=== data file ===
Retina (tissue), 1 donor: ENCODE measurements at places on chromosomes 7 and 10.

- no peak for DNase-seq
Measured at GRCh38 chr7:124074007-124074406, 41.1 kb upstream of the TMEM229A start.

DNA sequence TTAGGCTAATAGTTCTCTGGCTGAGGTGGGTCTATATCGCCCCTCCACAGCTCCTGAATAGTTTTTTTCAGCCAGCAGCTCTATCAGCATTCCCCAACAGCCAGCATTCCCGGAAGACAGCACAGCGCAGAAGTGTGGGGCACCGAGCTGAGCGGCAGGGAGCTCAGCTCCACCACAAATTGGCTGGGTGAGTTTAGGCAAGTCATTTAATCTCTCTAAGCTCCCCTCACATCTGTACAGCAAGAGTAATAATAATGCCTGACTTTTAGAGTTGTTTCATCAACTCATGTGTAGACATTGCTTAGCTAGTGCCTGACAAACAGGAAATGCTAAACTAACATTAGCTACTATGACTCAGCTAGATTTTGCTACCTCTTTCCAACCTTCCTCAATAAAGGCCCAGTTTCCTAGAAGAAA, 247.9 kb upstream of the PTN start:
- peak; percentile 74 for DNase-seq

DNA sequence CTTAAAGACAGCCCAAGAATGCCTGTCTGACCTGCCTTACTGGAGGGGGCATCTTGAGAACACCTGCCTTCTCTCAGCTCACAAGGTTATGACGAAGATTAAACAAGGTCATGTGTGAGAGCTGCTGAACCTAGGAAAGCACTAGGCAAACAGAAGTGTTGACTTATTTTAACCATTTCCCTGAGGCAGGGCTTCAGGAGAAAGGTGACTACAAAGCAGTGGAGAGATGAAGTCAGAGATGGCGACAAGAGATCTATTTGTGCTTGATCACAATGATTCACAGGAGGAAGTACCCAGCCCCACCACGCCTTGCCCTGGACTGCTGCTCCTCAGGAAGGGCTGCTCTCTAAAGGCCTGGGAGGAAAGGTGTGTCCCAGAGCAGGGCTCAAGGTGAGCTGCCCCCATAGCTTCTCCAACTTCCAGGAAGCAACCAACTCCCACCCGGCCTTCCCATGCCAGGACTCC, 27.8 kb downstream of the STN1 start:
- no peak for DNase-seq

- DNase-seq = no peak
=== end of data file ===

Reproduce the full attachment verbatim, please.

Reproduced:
Retina (tissue), 1 donor: ENCODE measurements at places on chromosomes 7 and 10.

- no peak for DNase-seq
Measured at GRCh38 chr7:124074007-124074406, 41.1 kb upstream of the TMEM229A start.

DNA sequence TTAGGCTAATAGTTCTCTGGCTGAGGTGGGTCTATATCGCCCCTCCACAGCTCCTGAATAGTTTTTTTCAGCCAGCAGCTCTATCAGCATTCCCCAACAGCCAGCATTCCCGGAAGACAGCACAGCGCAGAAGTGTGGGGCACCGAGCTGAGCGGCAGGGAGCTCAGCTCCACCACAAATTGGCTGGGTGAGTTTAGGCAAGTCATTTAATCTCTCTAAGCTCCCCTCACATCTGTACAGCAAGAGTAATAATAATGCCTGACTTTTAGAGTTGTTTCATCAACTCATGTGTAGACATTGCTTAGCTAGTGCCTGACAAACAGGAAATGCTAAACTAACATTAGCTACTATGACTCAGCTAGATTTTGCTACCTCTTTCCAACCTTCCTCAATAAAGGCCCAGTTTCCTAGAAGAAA, 247.9 kb upstream of the PTN start:
- peak; percentile 74 for DNase-seq

DNA sequence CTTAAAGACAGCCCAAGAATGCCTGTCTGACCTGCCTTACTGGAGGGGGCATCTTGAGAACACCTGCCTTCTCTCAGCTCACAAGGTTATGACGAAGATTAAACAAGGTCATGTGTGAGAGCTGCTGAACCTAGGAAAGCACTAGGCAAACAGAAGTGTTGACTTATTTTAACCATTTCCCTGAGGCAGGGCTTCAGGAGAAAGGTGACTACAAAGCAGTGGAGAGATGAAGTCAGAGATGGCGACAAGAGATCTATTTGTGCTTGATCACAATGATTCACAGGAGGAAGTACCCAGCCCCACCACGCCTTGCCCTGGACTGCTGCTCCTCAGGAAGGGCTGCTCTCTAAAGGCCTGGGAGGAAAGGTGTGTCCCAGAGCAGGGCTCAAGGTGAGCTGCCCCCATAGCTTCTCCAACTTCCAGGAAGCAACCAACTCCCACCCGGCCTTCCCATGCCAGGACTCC, 27.8 kb downstream of the STN1 start:
- no peak for DNase-seq

- DNase-seq = no peak